Ferdinand withdrawal highlights questions over England’s next generation

There’s been a series of events surrounding current and former England players that has highlighted, once and for all; the group dubbed the Golden Generation is in the autumn of its years. Steven Gerrard and Ashley Cole have reached the 100-cap mark, Rio Ferdinand has dithered about whether or not he can stand up to the rigours of international and Premier League football, and Michael Owen has announced his retirement from football.

It is the Ferdinand case that should raise the greatest questions about the next generation of England internationals. Gerrard and Cole remain valuable members of the squad and Owen had been absent for a while, but when faced with something of an injury crisis in the centre of defence, manager Roy Hodgson turned to the 34-year-old, in form with Manchester United but out of favour internationally since June 2011.

There are two ways to look at Hodgson’s decision to call-up Ferdinand. Either the manager is right to turn to Ferdinand given his strong club displays when in need of reinforcements in defence, or he is wrong to turn to a veteran player he previously banished from the national team for reasons he insisted were related to football and nothing more.

Whatever your take on Hodgson’s decision to include Ferdinand in his original squad, there is no way the selection of an injury-hit player the far side of 30 can be viewed as anything other than a short-term measure. Ferdinand may yet get into the squad for next year’s World Cup, should England qualify, but the tournament in Brazil would surely be his final swansong.

Hodgson chose Ferdinand over a younger alternative, such as Steven Caulker, the Tottenham defender called into the squad after a spate of withdrawals, or Ryan Shawcross, the Stoke captain who made his England bow against Sweden in November 2012. He also preferred Ferdinand to Steven Taylor, who was named in the squad after Ferdinand recused himself, West Ham’s James Tomkins, and Joleon Lescott, like Taylor a late addition to the squad.

After the aforementioned players, though, Hodgson’s choices are desperately slim. Injuries have played a part. Phil Jagielka and Phil Jones were both already missing. Michael Dawson and Gary Cahill picked up injuries playing for their clubs at the weekend. John Terry has chosen not to play for his country again. Jamie Carragher is months away from retiring from football altogether. That leaves precious few England-qualified centre-backs not already selected or unavailable for one reason or another.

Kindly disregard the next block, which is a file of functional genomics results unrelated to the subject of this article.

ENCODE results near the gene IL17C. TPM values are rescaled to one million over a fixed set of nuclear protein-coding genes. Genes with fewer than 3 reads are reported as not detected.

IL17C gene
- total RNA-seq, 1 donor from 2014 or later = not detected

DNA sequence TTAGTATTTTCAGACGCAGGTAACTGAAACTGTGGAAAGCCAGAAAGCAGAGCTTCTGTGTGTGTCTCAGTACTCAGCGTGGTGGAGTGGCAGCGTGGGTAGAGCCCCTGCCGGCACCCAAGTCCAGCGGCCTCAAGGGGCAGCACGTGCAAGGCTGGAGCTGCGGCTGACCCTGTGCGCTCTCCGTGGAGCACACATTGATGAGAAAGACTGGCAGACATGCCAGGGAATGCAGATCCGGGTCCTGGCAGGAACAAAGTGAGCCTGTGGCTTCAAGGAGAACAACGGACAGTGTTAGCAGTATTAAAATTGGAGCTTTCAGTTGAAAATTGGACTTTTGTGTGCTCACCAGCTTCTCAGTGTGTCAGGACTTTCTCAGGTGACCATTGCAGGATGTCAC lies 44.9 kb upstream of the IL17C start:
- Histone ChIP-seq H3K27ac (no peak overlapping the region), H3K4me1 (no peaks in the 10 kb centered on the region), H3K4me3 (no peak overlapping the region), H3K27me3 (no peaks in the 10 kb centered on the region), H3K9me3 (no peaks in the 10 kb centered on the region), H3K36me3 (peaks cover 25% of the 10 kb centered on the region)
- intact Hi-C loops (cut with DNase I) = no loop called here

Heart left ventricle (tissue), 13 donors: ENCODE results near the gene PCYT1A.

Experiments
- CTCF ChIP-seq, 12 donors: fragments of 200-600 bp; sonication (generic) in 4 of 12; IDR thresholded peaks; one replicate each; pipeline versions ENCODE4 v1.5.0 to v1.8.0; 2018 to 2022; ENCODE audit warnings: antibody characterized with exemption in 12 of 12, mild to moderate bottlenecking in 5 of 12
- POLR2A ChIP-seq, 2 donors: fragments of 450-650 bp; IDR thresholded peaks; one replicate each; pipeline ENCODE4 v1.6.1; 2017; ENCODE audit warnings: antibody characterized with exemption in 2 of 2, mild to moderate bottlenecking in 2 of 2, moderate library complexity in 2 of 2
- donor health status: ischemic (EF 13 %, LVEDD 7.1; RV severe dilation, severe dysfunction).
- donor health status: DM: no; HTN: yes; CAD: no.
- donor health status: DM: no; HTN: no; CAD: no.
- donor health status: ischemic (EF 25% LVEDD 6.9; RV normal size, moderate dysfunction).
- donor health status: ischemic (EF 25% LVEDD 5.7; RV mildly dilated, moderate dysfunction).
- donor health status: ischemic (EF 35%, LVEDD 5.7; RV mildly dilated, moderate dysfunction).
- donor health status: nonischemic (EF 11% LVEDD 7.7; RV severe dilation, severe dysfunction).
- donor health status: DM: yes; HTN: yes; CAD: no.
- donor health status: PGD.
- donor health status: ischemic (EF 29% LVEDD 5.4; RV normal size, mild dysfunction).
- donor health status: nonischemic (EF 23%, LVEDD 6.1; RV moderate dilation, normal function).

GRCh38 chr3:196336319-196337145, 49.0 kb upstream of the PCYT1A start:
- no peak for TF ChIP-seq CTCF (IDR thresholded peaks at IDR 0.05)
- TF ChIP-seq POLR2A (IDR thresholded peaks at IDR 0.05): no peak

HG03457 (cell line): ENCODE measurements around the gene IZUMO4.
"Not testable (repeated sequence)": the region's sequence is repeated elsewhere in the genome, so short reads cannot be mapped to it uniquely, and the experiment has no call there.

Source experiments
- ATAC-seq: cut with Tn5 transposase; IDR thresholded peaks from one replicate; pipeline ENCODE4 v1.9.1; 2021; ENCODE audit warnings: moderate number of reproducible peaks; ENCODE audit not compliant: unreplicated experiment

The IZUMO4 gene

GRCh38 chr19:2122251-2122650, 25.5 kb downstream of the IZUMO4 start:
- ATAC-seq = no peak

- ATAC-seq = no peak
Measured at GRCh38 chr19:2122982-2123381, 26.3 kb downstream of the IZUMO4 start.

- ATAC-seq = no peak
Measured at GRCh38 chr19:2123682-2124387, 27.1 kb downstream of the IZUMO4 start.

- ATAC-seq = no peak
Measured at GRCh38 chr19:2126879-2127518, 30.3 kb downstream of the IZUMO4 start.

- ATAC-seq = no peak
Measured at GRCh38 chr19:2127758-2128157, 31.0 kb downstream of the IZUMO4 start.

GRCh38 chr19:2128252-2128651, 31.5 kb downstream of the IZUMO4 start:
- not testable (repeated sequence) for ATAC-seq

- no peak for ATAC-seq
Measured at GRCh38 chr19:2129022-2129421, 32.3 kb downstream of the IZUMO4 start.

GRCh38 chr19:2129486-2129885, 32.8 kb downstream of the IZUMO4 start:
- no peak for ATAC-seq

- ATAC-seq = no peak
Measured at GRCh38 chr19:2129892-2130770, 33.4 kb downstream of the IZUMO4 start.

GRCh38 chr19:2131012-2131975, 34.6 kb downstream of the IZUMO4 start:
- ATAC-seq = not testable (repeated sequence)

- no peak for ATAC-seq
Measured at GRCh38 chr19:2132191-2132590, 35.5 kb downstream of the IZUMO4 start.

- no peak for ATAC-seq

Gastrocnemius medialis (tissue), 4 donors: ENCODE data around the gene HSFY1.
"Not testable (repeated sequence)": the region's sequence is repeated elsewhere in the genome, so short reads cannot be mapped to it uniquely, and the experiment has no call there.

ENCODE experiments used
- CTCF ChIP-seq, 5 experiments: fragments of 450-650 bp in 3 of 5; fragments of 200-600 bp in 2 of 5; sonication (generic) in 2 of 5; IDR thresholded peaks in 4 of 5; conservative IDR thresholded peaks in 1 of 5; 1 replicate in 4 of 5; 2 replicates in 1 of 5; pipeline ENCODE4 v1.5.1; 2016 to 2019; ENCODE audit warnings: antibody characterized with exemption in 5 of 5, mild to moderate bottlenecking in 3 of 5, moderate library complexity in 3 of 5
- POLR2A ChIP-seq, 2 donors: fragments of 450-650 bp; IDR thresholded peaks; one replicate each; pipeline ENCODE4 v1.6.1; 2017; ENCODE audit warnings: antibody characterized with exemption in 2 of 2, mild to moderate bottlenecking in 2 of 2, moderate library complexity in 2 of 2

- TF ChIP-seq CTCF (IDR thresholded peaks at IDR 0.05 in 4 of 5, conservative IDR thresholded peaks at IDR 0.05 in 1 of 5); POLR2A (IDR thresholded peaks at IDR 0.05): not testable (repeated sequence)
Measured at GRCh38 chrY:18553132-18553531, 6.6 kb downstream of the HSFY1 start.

It might not be so much that Hodgson preferred the short-term measure of re-drafting Ferdinand into the international set-up as his hands being tied by circumstance, and English football’s failure to produce a new generation of players. Or, if the players are there, a collective failure to see these players perform at the very highest level, challenging for Premier League titles and competing in the Champions League.

Ferdinand hasn’t played tournament football since the 2006 World Cup in Germany, missing the 2008 European Championships when England failed to qualify and the 2010 World Cup due to injury. England lost to Portugal in the 2006 quarter-final and, as a sign of how little the England squad has moved on at its core, Ferdinand is one of five players who started against the Portuguese and are still active under Hodgson – Cole, Gerrard, Lampard and Rooney are the others, and the number would be six if not for Terry’s retirement.

Portugal, penalty shootout victors, have one, Cristiano Ronaldo, still only 28, with both countries containing a substitute or two also in squads named for the upcoming World Cup qualifiers. And it’s not an isolated case with Portugal – France have only Franck Ribery left from their quarter-final win over Brazil, Germany have three 2006 veterans from the penalty win over Argentina and Italy three from their 3-0 defeat of Ukraine.

The other nations may have gone to Germany 2006 with older squads than England, necessitating an overhaul in the intervening years, but the fact remains England are carrying an old squad and, if the revolution is to happen, it’ll have to happen soon. Hodgson preferred the veteran Ferdinand to a new face, perhaps through a dearth of other options or some in-built caution and trust in experience, but the Golden Generation won’t be around forever – if it ever truly existed in the first place.

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